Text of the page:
Gambia ends ban on gambling

The Barrow administration has lifted a ban on gambling, imposed by former President Yahya Jammeh that has seen casinos, lottery groups, and slot machine operators kicked out of business.

Jammeh’s government banned gambling two years ago after the autocratic ruler accused gaming companies of exploiting citizens and says it is forbidden in Islam.

Jammeh portrays himself as a devout Muslim and his shutdown of gambling businesses was supported by the country’s powerful group of clerics, the Supreme Islamic Council.

According to Jammeh, “Gambian society has been built on the foundations of promoting positive social values like thrift and integrity rather than negative ones like greed and avarice.”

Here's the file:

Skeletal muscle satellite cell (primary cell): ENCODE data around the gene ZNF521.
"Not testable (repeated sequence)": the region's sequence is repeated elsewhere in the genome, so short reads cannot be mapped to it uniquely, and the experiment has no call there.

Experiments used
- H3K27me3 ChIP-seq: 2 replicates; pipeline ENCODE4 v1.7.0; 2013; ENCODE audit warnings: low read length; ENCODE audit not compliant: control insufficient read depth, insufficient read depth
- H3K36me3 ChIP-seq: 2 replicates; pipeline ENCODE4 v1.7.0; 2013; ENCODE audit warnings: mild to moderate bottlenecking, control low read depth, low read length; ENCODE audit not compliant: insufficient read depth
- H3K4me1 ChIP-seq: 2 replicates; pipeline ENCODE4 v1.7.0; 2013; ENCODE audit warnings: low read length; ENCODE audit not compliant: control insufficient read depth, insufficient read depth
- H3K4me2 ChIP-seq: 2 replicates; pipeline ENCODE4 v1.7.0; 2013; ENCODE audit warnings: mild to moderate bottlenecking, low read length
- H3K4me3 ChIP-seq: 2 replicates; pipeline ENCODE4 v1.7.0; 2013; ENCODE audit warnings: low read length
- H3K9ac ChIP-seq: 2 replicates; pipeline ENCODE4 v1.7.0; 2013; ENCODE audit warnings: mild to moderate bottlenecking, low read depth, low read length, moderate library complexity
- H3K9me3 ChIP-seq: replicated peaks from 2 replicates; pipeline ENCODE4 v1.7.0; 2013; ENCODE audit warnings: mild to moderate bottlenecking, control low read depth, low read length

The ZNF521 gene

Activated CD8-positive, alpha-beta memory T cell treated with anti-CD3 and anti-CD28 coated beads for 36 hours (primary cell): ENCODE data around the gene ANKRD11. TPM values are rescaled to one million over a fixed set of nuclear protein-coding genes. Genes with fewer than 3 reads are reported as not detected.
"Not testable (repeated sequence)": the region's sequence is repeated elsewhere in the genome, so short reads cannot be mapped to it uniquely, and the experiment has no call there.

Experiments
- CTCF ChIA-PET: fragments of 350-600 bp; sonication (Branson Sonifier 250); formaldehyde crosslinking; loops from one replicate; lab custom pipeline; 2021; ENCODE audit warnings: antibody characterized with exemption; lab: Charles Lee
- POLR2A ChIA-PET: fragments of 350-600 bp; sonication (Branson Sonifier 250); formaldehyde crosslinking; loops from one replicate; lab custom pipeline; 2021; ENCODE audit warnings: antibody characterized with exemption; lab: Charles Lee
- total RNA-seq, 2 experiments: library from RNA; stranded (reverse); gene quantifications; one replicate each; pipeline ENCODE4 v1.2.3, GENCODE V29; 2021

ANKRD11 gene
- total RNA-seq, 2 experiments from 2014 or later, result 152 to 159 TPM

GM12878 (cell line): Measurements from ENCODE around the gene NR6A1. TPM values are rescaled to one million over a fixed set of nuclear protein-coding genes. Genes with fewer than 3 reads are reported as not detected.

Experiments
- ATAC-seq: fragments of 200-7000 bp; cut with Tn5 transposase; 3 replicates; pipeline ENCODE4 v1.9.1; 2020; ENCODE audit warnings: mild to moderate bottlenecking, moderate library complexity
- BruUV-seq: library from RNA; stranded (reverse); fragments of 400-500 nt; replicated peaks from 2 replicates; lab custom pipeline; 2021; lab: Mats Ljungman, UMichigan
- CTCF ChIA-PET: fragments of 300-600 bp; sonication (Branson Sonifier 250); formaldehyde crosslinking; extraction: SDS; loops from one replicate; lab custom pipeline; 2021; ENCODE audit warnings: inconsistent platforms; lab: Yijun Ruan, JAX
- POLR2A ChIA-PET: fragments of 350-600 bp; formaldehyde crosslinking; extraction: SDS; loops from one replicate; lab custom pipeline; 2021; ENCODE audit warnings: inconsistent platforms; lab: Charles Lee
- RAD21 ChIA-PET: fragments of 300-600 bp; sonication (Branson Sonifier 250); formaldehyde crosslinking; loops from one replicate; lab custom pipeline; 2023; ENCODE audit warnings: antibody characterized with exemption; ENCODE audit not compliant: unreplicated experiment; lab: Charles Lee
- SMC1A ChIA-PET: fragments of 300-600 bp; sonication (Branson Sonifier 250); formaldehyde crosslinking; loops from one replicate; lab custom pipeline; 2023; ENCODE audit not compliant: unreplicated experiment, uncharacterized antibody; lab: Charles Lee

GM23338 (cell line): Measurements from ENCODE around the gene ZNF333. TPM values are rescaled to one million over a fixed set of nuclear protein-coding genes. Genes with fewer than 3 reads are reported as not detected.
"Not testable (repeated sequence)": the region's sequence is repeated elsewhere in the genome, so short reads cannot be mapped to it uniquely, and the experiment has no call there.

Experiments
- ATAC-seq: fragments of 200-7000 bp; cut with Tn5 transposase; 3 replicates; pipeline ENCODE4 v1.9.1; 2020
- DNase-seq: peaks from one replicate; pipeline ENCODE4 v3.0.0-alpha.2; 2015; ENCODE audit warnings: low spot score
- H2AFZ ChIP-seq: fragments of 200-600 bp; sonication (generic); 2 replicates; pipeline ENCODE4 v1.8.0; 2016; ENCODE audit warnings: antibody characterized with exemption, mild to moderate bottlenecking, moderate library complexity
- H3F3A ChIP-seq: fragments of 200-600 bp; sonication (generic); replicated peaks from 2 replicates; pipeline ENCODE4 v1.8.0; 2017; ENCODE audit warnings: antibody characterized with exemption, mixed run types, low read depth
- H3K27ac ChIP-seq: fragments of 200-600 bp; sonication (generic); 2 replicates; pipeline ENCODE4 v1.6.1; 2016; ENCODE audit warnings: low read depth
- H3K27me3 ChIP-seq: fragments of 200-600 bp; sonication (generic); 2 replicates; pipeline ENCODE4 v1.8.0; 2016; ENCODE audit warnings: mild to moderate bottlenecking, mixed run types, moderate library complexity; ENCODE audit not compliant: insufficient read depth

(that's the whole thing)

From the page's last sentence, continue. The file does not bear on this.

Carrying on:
But the country’s new President Adama Barrow says the economy needs to be diversified, wants to create jobs and attract investors to the country, which Jammeh left nearly insolvent.

Hundreds of people lost jobs directly and thousands of others were indirectly affected by the 2015 ban. Jammeh accused heads of households of squandering money on games.

The former government said minors were seen lining up at kiosk to gamble and declared the issuing of licenses for game companies to operate “illegal.”

The Gambia’s only independent daily, The Point, did welcome Jammeh’s gambling ban at the time, arguing that “families are shattered, schoolchildren forced to drop out of school, and crime rates (are) increased” because of both legal and illicit gambling.

Gambia heavily relies on tourism and the ban of gambling was felt in the sector but the Barrow government lifting the ban could see gaming centers lined up along the Senegambia strip opening for business.

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